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Conquer fear when presenting

 In Author, Body language, Delivery, Environment, Learning from Luminaries, Meetings, Mindset, News, Owning space, Philosopher, The Winning Voice

We may think that fear works, in the following way:

1. I feel fear.

2. I run away.

In practice, it is the opposite. That is,

1. I run away.

2. I feel fear.

Chris Walsh in his book Cowardice, elaborates on the fear response . . .

“Generations of Psych 101 students have been given this shorthand for this theory of emotion: “I run, therefore I fear”. It’s hard for them to wrap their heads around this theory, because it runs counter to “common sense” and what feels like personal experience.”

Here’s how fear works.

After you behold a frightening object, your body responds with an elevated heartbeat or by automatically performing some action (eg. running away, moving away from your audience). This bodily response is then interpreted by the mind as fear.

The frightening object for you is public speaking/speaking in front of an audience.

Ambrose Bierce defined

a coward as “one who, in a time of perilous emergency, thinks with his legs.”

The take-away point for you from the above comments, is that when you are delivering a presentation, move closer to the audience, versus moving back from the audience.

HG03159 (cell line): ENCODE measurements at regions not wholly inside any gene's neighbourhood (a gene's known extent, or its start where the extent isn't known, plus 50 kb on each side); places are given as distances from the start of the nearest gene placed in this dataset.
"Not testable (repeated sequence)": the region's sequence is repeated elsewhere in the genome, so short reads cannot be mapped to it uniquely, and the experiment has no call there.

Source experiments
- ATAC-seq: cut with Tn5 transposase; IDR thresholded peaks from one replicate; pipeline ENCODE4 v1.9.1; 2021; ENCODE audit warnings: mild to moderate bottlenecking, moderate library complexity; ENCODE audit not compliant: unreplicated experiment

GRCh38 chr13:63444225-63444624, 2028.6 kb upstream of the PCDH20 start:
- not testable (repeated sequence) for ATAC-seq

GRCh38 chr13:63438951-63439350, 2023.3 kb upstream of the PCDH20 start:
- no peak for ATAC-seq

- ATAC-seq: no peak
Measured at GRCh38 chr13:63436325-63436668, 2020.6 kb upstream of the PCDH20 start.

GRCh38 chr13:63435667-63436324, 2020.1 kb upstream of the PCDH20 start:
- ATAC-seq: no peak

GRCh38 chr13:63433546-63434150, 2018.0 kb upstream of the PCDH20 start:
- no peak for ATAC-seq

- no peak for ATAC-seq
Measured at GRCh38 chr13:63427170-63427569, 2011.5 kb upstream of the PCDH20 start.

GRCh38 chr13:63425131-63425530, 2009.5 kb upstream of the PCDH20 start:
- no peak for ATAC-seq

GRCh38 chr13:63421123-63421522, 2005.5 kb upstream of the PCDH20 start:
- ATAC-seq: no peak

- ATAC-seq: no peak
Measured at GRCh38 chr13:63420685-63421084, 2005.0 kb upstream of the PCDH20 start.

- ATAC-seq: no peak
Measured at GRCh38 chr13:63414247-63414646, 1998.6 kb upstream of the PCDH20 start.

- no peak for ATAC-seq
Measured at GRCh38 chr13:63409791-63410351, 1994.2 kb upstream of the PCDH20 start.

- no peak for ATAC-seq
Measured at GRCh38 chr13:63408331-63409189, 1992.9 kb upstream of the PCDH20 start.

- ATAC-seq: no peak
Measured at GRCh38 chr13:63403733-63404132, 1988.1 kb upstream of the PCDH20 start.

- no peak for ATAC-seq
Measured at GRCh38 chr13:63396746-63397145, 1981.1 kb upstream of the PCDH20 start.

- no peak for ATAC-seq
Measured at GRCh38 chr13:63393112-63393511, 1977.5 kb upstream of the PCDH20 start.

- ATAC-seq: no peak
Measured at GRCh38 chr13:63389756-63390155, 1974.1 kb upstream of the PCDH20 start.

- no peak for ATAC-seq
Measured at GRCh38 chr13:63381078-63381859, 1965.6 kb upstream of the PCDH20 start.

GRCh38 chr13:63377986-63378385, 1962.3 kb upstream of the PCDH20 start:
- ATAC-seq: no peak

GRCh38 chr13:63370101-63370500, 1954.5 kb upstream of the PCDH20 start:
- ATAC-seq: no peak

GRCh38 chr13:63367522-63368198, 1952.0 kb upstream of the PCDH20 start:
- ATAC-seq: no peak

When you move closer to the audience plant your feet, stay at that spot and speak. During the presentation you can move. But after you move – stop, plant your feet again and speak from that spot for a time, and so on.

By moving closer to the audience you’ll feel more confident and the audience will perceive you as more confident (Obviously you can move too close to the audience and I’m not suggesting this).

Own the Conversation

Implementation suggestion.

In the next seven days, when you feel anxiety in a business pitch, presentation or chance encounter, move toward the person(s). Reflect on how this movement affects your emotions.

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